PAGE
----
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Lessons Learned from the Iodinated Contrast Media Shortage: A Neuroradiologist's Perspective


In a recent video interview on the current iodinated contrast media shortage, neuroradiologist Sean Bryant, MD discussed imaging alternatives, emphasized communication with referring physicians on optimal studies, and discussed the ongoing need to prevent “protocol creep” with timely updates of imaging protocols.

The temporary shortage of iodinated contrast media (ICM) has been a huge issue in the radiology community, not to mention the overarching impact on the health-care field. While there is proverbial light at the end of the tunnel with the recent announcement from GE Healthcare about resuming full production of Omnipaque products, Sean Bryant, M.D. said there are key takeaways that radiologists can utilize in the next couple of weeks as contrast supply begins to be restored and moving forward.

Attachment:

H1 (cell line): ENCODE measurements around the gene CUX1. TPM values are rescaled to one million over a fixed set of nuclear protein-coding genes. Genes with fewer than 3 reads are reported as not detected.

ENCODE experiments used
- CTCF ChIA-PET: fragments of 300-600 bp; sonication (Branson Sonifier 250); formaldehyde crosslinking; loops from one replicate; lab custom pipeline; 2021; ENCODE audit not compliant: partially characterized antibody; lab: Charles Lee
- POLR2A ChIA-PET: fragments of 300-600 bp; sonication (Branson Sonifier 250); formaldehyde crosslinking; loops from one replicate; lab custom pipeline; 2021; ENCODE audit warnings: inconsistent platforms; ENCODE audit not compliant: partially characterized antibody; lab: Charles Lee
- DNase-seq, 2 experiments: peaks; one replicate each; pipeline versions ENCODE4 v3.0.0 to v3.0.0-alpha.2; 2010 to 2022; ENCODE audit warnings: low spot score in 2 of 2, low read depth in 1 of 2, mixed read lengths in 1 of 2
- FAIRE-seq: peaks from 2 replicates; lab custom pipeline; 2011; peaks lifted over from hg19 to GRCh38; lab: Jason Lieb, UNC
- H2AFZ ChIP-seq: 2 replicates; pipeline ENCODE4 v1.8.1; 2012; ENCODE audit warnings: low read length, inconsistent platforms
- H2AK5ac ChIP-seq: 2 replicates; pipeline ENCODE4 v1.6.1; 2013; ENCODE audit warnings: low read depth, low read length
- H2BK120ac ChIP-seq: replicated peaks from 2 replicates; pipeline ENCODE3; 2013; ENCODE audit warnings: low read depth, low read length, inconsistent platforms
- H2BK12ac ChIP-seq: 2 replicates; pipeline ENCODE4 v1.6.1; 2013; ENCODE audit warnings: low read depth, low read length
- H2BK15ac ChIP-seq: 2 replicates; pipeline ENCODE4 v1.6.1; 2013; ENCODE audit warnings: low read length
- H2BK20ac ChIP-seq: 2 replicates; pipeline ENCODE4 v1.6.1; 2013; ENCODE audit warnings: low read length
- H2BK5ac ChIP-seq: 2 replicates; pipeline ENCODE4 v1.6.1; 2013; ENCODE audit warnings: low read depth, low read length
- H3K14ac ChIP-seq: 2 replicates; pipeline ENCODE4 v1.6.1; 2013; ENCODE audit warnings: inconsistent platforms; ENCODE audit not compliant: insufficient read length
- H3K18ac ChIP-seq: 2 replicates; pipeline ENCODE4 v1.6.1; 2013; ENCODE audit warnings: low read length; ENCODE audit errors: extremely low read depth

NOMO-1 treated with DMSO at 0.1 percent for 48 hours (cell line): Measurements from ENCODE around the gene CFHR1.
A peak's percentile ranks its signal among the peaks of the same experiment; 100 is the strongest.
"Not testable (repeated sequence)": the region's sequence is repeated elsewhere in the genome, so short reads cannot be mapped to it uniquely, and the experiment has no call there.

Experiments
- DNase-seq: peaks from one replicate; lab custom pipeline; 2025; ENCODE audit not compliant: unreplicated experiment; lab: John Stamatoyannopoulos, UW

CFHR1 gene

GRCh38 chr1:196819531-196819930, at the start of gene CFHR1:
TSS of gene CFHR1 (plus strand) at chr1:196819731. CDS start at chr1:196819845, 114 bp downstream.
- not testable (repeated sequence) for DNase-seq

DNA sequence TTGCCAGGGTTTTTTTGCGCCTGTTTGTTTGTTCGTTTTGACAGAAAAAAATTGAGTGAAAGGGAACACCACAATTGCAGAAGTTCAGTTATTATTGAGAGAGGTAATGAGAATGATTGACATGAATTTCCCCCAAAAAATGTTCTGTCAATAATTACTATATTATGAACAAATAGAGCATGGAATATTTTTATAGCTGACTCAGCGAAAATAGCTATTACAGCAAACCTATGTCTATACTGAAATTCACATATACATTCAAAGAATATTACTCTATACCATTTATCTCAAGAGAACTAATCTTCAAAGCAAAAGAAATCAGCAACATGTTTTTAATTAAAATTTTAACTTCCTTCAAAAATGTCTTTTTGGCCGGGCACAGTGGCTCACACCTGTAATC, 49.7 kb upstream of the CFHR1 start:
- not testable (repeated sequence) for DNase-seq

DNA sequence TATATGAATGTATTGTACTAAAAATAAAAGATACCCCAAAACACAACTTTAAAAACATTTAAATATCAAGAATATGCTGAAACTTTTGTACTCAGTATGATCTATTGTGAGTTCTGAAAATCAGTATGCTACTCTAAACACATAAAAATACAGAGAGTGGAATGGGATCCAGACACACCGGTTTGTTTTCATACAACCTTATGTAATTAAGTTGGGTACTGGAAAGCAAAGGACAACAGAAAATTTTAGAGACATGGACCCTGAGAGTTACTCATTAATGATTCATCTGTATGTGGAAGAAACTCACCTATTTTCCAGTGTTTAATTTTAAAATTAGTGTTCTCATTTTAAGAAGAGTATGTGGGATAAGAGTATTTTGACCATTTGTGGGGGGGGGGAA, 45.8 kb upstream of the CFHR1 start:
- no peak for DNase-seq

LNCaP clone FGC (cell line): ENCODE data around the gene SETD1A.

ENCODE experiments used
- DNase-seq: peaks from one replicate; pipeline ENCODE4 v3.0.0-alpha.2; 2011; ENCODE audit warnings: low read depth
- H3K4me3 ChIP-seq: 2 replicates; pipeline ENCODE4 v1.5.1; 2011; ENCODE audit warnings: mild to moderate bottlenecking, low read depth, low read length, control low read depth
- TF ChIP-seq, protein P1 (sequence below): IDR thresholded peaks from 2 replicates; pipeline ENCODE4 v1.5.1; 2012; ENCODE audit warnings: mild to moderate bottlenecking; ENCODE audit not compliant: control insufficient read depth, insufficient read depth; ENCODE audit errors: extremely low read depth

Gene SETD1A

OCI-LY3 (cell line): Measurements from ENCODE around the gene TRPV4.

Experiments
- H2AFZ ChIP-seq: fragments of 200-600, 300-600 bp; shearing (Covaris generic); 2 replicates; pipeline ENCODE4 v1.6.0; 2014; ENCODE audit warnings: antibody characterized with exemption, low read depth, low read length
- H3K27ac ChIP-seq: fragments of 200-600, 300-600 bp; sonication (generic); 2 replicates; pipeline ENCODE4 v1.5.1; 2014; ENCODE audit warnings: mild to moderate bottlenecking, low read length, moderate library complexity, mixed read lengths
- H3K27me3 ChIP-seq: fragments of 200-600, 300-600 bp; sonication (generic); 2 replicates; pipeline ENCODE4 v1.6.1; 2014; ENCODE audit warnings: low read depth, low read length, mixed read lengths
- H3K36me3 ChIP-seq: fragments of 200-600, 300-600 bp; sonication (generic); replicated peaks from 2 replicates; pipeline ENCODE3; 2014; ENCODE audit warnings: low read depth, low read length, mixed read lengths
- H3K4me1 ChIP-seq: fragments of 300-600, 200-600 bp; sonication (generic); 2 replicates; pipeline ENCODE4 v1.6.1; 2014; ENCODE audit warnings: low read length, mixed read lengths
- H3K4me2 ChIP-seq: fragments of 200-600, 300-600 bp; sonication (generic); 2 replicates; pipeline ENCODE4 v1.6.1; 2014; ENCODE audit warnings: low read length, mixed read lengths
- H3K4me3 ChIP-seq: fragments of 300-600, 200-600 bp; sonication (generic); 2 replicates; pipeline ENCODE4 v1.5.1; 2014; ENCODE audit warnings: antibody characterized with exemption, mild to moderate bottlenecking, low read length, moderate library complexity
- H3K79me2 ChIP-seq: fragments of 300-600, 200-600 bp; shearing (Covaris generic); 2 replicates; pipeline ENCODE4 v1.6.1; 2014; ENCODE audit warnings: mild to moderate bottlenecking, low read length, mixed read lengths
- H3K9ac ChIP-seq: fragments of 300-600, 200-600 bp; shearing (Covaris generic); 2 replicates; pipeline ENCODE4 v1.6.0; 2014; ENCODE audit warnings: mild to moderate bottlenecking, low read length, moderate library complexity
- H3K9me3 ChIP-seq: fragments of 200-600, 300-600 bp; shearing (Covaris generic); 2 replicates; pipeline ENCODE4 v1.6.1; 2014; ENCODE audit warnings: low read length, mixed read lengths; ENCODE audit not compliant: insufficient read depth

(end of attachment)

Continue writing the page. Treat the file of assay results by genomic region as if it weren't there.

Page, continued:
In a recent video interview, Dr. Bryant, the owner and president of Diversified Radiology, discussed the impact of the ICM shortage in the neuroradiology space. In addition to appropriate use of alternative imaging, such as substituting magnetic resonance imaging (MRI) or non-contrast computed tomography (CT) for contrast-enhanced CT scans, Dr. Bryant said the guidelines from the American College of Radiology (ACR) and the American Society of Health-System Pharmacists (ASHP) have been helpful in managing the ICM shortage.

Dr. Bryant said the ICM shortage also was an opportunity to reassess imaging protocols and educate patients as well as referring clinicians on alternatives to high contrast imaging. In emergency departments, oncology care and in-patient services in a hospital, Dr. Bryant noted that clinicians at times opt for high contrast without knowing the most optimal study to order for a given clinical scenario.

For additional insights from Dr. Bryant, watch the video below.

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